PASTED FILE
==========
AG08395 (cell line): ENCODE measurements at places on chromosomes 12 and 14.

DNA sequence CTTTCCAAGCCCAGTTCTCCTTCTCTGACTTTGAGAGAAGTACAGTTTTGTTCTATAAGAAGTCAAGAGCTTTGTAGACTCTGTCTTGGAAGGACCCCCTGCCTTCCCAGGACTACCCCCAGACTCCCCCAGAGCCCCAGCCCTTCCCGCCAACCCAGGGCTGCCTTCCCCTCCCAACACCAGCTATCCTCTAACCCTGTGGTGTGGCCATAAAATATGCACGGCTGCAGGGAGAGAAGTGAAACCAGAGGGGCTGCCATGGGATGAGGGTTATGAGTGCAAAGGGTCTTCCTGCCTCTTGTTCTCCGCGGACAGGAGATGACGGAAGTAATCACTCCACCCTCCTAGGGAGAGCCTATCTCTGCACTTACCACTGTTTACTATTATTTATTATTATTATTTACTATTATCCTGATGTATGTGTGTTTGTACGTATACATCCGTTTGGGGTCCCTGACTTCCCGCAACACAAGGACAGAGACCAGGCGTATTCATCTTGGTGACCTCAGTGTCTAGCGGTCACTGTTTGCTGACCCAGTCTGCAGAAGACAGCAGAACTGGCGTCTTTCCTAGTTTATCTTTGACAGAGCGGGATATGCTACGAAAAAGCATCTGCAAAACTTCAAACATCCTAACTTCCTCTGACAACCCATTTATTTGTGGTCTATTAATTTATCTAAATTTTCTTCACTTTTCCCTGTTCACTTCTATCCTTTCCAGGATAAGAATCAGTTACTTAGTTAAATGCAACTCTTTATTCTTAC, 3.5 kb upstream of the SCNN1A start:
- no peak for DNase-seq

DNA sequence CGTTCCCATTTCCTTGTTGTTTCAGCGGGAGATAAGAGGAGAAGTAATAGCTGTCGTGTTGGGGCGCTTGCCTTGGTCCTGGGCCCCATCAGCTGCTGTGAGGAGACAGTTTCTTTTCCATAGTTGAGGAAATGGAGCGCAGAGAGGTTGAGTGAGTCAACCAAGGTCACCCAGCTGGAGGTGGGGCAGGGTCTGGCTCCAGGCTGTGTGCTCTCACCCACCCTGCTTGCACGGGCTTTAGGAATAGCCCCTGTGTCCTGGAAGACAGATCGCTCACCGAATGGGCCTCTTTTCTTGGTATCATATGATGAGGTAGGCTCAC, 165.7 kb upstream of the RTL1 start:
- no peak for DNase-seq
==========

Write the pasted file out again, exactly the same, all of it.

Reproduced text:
AG08395 (cell line): ENCODE measurements at places on chromosomes 12 and 14.

DNA sequence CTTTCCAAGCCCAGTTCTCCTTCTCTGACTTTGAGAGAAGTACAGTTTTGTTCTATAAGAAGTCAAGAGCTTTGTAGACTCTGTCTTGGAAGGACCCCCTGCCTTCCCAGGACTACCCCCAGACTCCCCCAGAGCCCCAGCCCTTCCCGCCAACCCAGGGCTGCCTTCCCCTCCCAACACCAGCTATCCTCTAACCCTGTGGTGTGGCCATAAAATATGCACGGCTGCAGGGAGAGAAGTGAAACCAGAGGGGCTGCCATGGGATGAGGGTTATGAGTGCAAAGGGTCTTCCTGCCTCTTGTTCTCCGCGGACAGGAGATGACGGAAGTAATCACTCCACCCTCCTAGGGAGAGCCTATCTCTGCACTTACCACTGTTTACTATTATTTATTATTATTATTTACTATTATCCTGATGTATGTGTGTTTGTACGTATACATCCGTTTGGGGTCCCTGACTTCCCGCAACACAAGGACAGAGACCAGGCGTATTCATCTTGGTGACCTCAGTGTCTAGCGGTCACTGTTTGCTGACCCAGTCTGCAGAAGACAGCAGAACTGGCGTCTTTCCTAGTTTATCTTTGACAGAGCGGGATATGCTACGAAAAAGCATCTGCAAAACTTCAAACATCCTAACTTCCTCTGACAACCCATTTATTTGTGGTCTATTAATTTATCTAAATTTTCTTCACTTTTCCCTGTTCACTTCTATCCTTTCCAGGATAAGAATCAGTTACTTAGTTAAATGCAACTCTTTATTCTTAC, 3.5 kb upstream of the SCNN1A start:
- no peak for DNase-seq

DNA sequence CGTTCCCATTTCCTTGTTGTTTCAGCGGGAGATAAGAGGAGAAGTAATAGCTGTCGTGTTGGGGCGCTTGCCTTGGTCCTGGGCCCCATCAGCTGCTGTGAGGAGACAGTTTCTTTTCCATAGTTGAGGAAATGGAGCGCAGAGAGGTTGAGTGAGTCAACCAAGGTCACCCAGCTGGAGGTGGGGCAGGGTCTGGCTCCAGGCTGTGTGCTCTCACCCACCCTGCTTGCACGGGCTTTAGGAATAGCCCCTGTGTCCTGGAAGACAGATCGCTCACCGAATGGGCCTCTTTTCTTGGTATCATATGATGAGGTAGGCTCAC, 165.7 kb upstream of the RTL1 start:
- no peak for DNase-seq